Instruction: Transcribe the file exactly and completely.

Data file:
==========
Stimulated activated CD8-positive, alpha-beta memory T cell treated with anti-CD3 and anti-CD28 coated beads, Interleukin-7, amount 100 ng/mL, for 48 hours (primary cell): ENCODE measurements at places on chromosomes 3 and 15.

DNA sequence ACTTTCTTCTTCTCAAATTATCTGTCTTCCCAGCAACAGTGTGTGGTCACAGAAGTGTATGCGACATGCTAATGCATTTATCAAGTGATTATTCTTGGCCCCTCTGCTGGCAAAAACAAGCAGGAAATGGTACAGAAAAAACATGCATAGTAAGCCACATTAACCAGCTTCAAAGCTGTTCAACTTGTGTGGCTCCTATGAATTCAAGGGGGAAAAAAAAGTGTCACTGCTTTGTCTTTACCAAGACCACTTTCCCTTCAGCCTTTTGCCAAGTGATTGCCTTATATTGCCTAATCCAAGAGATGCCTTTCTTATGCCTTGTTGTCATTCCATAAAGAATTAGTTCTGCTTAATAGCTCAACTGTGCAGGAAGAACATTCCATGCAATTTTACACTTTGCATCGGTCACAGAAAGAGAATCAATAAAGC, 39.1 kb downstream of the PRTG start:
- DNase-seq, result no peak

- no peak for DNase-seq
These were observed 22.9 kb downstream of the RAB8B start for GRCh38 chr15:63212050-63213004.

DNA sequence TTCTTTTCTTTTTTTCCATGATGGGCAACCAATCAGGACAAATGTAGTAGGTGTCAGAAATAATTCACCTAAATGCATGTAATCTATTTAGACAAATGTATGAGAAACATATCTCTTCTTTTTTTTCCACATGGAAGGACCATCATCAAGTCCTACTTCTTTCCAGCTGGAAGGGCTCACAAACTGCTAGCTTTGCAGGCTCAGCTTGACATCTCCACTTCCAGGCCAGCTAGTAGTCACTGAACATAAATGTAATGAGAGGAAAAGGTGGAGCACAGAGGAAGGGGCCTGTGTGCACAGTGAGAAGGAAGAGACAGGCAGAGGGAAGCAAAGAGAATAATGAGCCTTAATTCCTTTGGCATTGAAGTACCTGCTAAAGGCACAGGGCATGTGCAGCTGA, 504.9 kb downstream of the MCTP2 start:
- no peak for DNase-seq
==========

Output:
Stimulated activated CD8-positive, alpha-beta memory T cell treated with anti-CD3 and anti-CD28 coated beads, Interleukin-7, amount 100 ng/mL, for 48 hours (primary cell): ENCODE measurements at places on chromosomes 3 and 15.

DNA sequence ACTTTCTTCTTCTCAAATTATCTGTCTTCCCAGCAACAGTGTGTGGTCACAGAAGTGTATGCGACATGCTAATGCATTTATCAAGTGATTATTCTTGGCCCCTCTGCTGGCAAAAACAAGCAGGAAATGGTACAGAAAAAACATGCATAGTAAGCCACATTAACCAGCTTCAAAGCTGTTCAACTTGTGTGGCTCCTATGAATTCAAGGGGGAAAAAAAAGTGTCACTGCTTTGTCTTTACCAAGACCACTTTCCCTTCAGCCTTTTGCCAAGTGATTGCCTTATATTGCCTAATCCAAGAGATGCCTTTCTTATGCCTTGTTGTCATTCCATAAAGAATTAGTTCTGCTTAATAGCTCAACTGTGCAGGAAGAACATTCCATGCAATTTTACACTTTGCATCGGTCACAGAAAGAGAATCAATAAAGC, 39.1 kb downstream of the PRTG start:
- DNase-seq, result no peak

- no peak for DNase-seq
These were observed 22.9 kb downstream of the RAB8B start for GRCh38 chr15:63212050-63213004.

DNA sequence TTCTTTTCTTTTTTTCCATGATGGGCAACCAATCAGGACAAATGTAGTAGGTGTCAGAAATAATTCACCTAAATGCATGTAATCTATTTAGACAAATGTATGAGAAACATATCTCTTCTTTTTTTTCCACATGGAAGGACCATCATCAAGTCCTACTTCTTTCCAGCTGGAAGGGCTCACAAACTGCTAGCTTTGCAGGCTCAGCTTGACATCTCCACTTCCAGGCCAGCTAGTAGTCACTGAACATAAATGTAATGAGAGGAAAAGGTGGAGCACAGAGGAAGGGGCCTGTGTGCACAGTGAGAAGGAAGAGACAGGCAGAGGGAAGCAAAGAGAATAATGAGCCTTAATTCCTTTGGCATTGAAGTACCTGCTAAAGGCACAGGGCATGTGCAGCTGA, 504.9 kb downstream of the MCTP2 start:
- no peak for DNase-seq